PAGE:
Please note:

We recently graduated recent search into Twitter API v2: Early Access and announced a 90-day deprecation window. We will retire this endpoint in mid-November 2020.

Learn more about the new recent search, and review our migration resources to update to The New Twitter API.


Comparing Labs and standard search endpoints

If you have been working with the standard search endpoint, the goal of this guide is to help you understand the similarities and differences between the standard and Labs search endpoints. If you have code that you want to use with Labs, keep reading to learn more about updating that code to work with Labs. 

When comparing the standard and Labs query languages, note that while there is a set of common operators between the two, there are also important differences. Most notably is that the OR / AND precedence, or the order these logic booleans are applied, are the opposite. 

Here we are comparing these Twitter search endpoints:

  • Standard recent search:
  • Labs recent search:

See these sections to learn more about the similarities and differences between Labs and standard search endpoints.




The standard search endpoint supports both OAuth 2.0 Bearer Token and OAuth 1.0a. The Labs recent search only supports app-only OAuth 2.0 Bearer Token authentication. If you have been working with the standard search endpoint and have been making app-only requests, then your code is likely ready for making requests to the Labs recent search endpoint.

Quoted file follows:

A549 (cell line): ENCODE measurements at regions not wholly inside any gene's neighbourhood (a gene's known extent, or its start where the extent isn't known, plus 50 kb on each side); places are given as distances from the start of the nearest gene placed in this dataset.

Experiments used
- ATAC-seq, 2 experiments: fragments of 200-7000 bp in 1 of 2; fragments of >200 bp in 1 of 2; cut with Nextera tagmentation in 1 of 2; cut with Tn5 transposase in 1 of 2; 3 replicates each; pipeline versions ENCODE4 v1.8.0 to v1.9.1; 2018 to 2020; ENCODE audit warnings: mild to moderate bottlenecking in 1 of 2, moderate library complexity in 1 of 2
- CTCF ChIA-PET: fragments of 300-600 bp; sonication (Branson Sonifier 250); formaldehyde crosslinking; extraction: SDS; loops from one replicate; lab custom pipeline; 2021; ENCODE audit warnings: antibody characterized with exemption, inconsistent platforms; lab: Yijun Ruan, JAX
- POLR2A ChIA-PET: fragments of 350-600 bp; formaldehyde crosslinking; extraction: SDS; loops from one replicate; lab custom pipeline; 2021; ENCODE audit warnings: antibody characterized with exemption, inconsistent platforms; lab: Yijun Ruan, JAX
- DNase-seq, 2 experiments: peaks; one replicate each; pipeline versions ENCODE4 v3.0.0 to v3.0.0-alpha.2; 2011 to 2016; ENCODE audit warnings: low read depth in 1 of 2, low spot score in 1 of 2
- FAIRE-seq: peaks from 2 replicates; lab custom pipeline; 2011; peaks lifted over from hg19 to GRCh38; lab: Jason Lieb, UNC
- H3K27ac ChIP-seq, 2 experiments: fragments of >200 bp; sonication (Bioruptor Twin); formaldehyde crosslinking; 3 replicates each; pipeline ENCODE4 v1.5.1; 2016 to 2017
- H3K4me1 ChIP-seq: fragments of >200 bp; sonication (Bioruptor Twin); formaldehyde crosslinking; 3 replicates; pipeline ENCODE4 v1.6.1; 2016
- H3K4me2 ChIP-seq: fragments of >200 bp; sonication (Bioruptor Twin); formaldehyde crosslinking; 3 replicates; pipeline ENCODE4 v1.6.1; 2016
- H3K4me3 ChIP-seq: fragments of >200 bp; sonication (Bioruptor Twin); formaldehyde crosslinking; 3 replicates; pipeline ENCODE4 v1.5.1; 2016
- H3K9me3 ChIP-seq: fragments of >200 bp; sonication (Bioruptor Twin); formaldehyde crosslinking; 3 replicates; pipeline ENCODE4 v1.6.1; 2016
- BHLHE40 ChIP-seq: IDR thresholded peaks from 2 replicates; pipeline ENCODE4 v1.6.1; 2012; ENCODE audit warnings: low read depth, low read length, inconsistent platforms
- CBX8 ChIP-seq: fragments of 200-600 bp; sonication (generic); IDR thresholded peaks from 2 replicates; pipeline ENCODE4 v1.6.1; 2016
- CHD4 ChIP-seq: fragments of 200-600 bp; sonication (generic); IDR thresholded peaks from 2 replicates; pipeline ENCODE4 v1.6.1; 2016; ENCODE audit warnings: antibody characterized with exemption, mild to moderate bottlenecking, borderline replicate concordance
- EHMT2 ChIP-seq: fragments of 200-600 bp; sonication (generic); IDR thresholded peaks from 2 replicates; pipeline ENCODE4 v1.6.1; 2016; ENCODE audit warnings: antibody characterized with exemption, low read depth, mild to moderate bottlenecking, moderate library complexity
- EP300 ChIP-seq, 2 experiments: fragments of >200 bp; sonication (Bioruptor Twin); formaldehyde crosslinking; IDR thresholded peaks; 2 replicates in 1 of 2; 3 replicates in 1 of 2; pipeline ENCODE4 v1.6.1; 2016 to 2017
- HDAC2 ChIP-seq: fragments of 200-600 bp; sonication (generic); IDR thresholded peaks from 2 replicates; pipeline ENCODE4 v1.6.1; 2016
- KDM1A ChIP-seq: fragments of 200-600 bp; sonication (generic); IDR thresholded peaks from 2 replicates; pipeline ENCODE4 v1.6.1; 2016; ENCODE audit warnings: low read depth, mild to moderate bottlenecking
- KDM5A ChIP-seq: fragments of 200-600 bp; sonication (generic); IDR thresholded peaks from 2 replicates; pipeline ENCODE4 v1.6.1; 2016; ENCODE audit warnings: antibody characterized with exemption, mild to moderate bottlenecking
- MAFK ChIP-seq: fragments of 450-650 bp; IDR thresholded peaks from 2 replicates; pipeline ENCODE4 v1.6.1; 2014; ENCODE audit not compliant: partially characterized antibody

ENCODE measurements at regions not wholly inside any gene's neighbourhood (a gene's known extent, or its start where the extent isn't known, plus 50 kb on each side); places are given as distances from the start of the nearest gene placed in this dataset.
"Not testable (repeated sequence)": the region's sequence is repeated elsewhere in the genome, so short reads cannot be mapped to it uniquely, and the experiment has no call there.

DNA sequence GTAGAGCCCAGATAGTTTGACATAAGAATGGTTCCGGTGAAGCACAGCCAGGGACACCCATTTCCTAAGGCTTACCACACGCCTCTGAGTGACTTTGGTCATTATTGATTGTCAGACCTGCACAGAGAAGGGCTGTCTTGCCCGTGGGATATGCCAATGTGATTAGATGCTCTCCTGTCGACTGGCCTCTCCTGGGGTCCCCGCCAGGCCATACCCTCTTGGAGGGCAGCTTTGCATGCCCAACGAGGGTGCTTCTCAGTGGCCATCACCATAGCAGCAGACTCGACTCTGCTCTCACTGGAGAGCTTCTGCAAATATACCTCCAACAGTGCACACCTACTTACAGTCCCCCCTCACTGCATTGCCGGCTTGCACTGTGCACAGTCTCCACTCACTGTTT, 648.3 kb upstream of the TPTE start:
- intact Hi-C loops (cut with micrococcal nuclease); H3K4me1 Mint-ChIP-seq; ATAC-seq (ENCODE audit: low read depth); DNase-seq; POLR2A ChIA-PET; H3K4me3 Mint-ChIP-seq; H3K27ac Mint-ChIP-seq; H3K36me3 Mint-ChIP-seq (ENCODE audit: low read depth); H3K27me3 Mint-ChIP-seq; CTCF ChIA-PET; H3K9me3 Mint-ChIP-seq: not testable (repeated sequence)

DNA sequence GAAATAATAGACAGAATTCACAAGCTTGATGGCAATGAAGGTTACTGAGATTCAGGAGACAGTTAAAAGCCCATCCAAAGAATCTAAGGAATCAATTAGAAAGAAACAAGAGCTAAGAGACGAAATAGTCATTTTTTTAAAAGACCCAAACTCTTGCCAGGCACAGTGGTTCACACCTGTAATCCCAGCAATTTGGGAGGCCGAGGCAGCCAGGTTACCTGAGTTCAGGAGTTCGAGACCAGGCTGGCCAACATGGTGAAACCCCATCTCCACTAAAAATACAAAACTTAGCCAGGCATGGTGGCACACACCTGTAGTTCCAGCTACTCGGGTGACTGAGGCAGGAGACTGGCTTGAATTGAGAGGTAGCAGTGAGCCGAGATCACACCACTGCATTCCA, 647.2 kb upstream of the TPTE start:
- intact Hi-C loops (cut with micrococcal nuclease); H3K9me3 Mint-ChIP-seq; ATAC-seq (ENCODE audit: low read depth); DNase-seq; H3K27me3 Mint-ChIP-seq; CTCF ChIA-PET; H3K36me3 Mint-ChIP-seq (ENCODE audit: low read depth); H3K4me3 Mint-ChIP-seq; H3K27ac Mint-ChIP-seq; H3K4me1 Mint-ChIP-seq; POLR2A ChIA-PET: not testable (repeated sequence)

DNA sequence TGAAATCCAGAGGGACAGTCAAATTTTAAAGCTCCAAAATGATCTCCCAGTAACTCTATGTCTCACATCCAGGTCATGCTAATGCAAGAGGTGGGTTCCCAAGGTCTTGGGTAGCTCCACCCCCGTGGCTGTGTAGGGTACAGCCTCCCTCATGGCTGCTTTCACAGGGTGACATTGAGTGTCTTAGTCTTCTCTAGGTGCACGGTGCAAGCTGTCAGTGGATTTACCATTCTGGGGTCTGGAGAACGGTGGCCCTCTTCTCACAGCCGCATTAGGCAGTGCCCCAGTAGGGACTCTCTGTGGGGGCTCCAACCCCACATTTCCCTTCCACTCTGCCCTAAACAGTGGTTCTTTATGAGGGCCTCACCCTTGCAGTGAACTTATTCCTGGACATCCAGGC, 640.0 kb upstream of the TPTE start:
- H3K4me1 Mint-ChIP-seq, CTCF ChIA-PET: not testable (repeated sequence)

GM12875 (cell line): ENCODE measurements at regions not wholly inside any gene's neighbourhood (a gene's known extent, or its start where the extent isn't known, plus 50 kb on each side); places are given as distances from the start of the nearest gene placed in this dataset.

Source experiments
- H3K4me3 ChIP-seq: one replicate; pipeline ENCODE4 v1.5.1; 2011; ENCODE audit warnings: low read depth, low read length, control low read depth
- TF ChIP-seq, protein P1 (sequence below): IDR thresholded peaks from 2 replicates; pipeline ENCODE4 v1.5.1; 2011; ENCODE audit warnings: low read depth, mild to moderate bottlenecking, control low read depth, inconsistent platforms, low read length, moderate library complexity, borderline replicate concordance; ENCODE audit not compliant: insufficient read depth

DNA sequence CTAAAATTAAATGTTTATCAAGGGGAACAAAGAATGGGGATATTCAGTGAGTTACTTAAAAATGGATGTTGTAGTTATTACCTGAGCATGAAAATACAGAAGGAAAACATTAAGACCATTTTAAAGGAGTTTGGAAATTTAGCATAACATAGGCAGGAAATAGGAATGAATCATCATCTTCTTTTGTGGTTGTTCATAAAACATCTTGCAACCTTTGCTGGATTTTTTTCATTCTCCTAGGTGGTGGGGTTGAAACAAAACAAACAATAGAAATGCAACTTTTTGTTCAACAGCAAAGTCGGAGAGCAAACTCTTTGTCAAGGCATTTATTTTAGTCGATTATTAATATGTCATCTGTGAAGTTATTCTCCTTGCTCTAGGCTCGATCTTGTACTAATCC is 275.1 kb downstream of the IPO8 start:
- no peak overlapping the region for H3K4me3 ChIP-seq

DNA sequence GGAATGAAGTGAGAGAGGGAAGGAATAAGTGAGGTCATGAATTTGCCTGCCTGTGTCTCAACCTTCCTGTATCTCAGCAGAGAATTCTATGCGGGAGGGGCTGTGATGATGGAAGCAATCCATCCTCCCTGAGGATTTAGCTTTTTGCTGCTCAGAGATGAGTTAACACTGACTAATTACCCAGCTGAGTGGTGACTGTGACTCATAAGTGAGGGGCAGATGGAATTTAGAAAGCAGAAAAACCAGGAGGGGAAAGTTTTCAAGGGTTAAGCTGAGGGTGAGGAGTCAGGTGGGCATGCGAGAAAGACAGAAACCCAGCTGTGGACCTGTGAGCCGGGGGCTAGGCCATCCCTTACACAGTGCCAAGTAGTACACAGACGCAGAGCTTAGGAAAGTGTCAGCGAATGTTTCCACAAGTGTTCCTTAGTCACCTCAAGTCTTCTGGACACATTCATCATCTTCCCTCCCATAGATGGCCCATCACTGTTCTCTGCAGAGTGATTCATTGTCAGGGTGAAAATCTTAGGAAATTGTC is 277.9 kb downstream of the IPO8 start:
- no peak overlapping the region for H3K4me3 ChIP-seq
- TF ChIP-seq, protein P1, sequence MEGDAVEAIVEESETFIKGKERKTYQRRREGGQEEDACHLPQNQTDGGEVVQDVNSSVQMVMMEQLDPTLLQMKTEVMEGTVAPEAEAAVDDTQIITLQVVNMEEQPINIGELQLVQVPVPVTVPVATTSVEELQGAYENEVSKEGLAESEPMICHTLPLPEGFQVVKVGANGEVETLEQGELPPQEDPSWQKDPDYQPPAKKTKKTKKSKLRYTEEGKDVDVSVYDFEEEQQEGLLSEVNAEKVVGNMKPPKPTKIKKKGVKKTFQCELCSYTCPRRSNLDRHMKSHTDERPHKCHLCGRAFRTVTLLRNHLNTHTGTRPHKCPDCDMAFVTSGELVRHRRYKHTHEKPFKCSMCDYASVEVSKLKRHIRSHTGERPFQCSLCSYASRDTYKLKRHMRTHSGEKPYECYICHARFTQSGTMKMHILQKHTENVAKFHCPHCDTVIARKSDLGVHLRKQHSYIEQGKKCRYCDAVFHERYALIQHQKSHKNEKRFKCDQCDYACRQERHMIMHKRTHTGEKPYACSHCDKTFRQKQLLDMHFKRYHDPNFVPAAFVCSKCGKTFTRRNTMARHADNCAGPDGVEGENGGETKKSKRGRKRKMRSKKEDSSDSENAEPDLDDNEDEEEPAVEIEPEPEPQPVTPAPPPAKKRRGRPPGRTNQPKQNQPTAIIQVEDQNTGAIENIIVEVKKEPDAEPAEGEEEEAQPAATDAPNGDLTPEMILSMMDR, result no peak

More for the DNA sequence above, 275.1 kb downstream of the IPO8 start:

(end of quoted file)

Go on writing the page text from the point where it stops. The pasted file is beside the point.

Depending on your authentication library/package of choice, OAuth 2.0 Bearer Token is probably the easiest way to get started and can be set with a simple request header. To learn how to generate a Bearer Token, see this Application-only authentication guide. Also, the Quick Start guide includes example code in Python, Ruby, Node.js, and Java that generates Bearer Tokens.

Supported HTTP request methods

The Labs recent search and standard search endpoints support GET requests and do not support POST requests.


Common query operators

  • keyword - matching Tweets that contain a specific word:
  • exact phrases - matching on Tweets with words in a specific order:
    "freezing rain"
  • # - Matches Tweets with a hashtag:
  • @ - Matches Tweets that mention a Twitter account:
  • from: - MatchesTweets from a Twitter account:
  • to: - Matches Tweets directed to a Twitter account:
  • lang: - Matches Tweet bodies detected as being written in a specific language:
  • source: - Matches Tweets from a specified source:
    source:ios OR source:android OR source:”Twitter Web Client”
  • url: - Matches on link tokens included in the Tweet body:


Request parameters

The following standard request parameters have equivalents in Labs:






start_time  (YYYY-MM-DDTHH:mm:ssZ)

until (YYYY-MM-DD)

end_time  (YYYY-MM-DDTHH:mm:ssZ)







Response provides search_metadata.next_results


There are also a set of standard search request parameters not supported in Labs:




While Labs does not currently support geo Operators, these are available in other Tweet search APIs. 


With standard search, this was used to specify the language of the query but never fully implemented. 


The Labs recent search endpoint provides a lang query operator for matching on languages of interest.